Digitalization, a Smart Choice for Sustainable Shipping?

Digitalization, a Smart Choice for Sustainable Shipping?

Dec. 19 2022 - 3 min


In the mid- to long-term, there are many options ship owners may turn to for greenhouse gas (GHG) reduction. But short-term, one stands out as the most rational and profitable: leveraging digitalization.

As explored in our technology report on smart shipping, making vessels smarter – leveraging data to improve operational efficiency – has multiple benefits for owners looking to comply with international and regional reduction targets. Let’s examine why.

Getting a head start in sustainability

Shipowners will need to use all available measures to meet the International Maritime Organization’s (IMO) emissions reduction targets for 2030 and 2050. This is particularly true for vessels at the start of their service life, which must comply with IMO sustainability regulations for at least a couple of decades more.

While several technical options are now available or under development, such as dual-fuel engines, low-carbon fuels, wind-assisted propulsion, these are solutions for fuels and propulsion systems.

Operational efficiency could be a third lever for decarbonization. For example, restricting the vessel’s engine’s speed or shaft power. In this scope, digitalization can help optimize operations, improving environmental performance while buying shipowners time to contemplate more CAPEX-intensive solutions.

Many digital solutions for ships monitor systems performance, greatly increasing the amount of data collected onboard. This information can then be used to optimize vessels, from hull performance (e.g., trim optimization, optimized hull cleaning) to voyage planning (e.g., weather routing). More efficient operations lead to lower fuel consumption, which in turn decreases emissions, making ships more sustainable


Read our latest technology report to learn more about smartships, their key concepts, and why they matter in the shipping industry.


Collecting high-quality data

To reap the full efficiency benefits of digitalization, shipping companies need to collect data in or near to real-time from multiple sources and integrate that data before processing. Data could come from diverse sources including connected ships, eLogs, market intelligence and weather data platforms, and more. This means developing standardized data exchange formats, cleaning strategies and organizational processes for data health and quality management to process high-frequency data efficiently.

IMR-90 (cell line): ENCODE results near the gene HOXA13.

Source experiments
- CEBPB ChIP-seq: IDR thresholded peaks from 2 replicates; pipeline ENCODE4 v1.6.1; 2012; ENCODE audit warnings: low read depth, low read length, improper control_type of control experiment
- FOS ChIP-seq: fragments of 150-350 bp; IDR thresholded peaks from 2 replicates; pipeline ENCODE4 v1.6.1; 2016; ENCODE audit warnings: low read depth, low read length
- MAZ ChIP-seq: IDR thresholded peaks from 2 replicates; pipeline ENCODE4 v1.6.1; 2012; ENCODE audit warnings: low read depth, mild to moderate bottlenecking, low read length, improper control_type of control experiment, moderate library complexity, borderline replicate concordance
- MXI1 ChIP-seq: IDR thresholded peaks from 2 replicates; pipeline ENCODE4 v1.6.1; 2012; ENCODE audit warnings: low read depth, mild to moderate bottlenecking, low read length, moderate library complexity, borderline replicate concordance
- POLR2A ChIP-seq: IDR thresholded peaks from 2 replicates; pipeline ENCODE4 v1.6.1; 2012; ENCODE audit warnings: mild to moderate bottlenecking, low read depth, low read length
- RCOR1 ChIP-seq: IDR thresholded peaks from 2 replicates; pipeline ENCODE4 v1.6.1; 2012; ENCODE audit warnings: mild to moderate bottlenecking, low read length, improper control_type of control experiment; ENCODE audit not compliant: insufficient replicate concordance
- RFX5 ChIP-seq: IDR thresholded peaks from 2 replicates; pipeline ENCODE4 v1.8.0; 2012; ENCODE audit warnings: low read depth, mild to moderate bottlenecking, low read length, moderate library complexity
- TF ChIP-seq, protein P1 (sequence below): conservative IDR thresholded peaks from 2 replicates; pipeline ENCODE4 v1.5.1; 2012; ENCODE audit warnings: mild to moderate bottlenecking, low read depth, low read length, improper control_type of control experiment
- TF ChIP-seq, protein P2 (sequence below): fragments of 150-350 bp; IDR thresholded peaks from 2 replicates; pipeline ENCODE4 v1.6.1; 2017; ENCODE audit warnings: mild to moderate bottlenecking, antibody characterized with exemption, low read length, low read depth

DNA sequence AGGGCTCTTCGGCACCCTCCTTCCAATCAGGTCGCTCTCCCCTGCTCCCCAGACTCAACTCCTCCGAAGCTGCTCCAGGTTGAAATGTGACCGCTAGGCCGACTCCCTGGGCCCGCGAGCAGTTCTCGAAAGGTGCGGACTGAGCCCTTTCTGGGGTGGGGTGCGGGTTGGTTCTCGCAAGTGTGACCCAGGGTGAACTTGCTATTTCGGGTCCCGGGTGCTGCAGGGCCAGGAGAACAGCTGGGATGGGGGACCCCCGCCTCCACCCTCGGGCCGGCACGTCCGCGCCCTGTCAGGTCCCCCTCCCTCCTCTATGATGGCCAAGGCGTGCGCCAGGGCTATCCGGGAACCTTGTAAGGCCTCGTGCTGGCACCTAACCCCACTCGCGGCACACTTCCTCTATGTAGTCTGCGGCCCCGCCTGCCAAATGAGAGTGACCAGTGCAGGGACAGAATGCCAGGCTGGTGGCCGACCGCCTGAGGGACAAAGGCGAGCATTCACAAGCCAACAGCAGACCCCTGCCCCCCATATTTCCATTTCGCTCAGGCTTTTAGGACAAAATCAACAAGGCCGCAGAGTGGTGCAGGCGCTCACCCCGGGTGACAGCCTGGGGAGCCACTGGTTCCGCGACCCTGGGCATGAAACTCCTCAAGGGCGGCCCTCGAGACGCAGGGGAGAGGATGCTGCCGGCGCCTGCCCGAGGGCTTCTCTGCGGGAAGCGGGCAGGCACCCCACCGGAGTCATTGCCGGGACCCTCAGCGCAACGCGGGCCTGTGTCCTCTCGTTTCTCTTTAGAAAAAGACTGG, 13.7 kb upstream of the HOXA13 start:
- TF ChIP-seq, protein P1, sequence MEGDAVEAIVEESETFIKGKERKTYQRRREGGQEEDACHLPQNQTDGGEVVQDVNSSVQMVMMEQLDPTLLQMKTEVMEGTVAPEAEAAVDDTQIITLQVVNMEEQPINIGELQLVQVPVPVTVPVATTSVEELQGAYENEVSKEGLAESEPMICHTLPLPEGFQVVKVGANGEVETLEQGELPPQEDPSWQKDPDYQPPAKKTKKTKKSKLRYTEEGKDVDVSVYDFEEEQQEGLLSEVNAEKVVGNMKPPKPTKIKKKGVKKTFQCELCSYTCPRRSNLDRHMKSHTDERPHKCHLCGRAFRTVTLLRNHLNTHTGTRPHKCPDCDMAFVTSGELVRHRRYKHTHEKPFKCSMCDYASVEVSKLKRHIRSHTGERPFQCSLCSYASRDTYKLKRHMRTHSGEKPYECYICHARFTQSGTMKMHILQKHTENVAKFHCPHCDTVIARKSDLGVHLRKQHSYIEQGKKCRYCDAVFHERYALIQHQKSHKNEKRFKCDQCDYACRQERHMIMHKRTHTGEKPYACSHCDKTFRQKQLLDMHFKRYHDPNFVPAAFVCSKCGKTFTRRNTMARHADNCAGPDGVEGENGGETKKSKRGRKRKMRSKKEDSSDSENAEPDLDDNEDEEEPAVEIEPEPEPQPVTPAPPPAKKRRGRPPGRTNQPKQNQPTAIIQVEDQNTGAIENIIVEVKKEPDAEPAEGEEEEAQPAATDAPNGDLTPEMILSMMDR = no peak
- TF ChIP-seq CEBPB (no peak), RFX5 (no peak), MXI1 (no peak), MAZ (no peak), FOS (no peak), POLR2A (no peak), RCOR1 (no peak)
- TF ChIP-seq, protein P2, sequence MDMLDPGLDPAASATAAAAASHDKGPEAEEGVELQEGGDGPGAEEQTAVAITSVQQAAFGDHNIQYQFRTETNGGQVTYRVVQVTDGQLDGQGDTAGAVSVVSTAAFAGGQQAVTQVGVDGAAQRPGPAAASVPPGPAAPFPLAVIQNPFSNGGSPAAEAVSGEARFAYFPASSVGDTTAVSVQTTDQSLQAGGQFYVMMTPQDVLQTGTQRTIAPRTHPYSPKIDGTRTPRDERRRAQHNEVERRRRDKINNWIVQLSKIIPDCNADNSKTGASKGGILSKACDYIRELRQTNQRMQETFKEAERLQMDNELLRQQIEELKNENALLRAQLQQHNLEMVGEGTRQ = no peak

Data quality may be assessed along six dimensions: accuracy, completeness, consistency, timeliness, uniqueness and validity. These criteria ensure that all data is available and accounted for, and reflects the state of onboard operations. Shipowners can use two existing standards to determine data quality:

  • ISO 8000 for master, transaction and product data
  • ISO 19848 to exchange and synchronize machinery and equipment data with OEMs and third party IoT solutions

Individualized support for digitalization

While shipowners can clearly use digitalization as a means of achieving greater sustainability, the question of how remains. There is no blueprint detailing the steps from increased connectivity to minimized emissions. Each ship will have specific needs requiring the implementation of different smart and connected functions.

Recognizing the importance of an individualized approach, we guide shipowners to vessel-specific solutions. Our grouped SMART notations, to be released in 2023, will be tailored to vessels at four levels of smartness:

  • SMART 1 for computer-based ships with integrated computer-based systems
  • SMART 2 for connected ships including their data infrastructure, networks and ship-to-shore data communications
  • SMART 3 for augmented ships with solutions and organizations for remote monitoring and remote decision support  
  • SMART 4 for remotely operated and autonomous ships

To protect ship data against cyber security threats, we provide a range of CYBER notations for in-service vessels, newbuilds, ship equipment and computer-based systems.

“Digitalization is not simply keeping up with the latest trend in tech,” says Laurent Hentges, Vice President of Digital Solutions and Transformation. “It is about fundamentally improving ships’ operational and environmental performance. As a classification society, our role is to support owners in making a purposeful transition, with a focus on compliance and sustainability.”